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Nearly 20 per cent of children surveyed show signs of obesity: study

Staff Reporter
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Big problem:The EduSports School Health and Fitness Survey covered 49,046 children in the age group of seven to 17 years from 104 schools in 54 cities.— File photo: AP
Big problem:The EduSports School Health and Fitness Survey covered 49,046 children in the age group of seven to 17 years from 104 schools in 54 cities.— File photo: AP

If you thought obesity was a problem only in the U.S., think again. The third edition of the EduSports School Health and Fitness (a physical education and school sports enterprise) Survey that covered 49,046 children from 104 schools has unearthed some disturbing facts.

The survey revealed that schoolgoing children from across the country have poor body strength, poor flexibility and do not have an ideal body mass index (BMI).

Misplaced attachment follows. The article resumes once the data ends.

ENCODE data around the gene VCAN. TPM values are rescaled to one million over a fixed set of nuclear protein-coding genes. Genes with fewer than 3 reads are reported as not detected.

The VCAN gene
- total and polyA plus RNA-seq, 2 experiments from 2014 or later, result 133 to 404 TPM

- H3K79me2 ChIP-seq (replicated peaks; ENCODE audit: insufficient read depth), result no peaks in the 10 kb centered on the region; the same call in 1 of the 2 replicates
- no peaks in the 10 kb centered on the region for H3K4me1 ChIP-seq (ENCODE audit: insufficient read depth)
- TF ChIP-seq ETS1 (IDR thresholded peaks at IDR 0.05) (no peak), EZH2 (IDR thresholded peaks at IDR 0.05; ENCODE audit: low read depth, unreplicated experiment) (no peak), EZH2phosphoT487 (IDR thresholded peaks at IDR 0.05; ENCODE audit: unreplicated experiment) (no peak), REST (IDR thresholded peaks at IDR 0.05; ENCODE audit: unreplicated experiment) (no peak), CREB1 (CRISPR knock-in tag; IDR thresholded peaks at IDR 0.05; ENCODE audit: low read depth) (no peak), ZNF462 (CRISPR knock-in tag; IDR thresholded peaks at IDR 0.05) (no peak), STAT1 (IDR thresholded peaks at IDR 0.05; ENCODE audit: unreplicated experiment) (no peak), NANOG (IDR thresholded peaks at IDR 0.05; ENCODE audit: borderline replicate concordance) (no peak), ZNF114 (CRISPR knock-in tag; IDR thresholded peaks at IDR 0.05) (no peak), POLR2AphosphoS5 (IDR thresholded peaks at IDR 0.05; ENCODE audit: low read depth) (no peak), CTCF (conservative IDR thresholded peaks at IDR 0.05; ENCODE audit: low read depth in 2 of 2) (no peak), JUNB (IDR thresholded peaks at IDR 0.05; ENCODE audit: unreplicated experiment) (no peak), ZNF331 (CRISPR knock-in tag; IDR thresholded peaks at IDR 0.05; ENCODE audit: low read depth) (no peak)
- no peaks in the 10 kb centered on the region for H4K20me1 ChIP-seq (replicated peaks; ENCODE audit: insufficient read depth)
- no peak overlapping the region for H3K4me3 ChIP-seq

According to the survey, 39.2 per cent of schoolgoing children do not have the ideal BMI and almost 20 per cent are showing signs of obesity.

The survey covered 49,046 children in the age group of seven to 17 years from 104 schools in 54 cities in the academic year 2011-12. Basic fitness indicators: endurance, anaerobic capacity/explosive power, flexibility, body strength (upper, lower, abdominal) and BMI.

The problem of low fitness levels was equally prevalent among boys and girls.

There was a higher incidence of high BMI among children in the age group of 10 to 13 years compared to other children surveyed (22.84 per cent overweight or obese compared to 18.6 per cent among other children).

They also displayed lower levels of flexibility and lower body strength.

Non-metros and metros

Children in the non-metros performed better across different fitness parameters compared to their counterparts in the metros (Delhi/NCR, Chennai, Bangalore, Hyderabad, Chandigarh, Kolkata, Pune and Ahmedabad). The findings showed that 24.9 per cent children in the metros are overweight as against the 16.6 per cent in non-metros.

A controlled study of 36,146 children from 93 schools in 47 cities strengthened the belief that planned and systematic interventions at the school-level could go a long way in helping children become more fit and healthier.

The children were exposed to two to four weekly sessions of structured sports/physical activity, which resulted in a marked improvement in their fitness levels.



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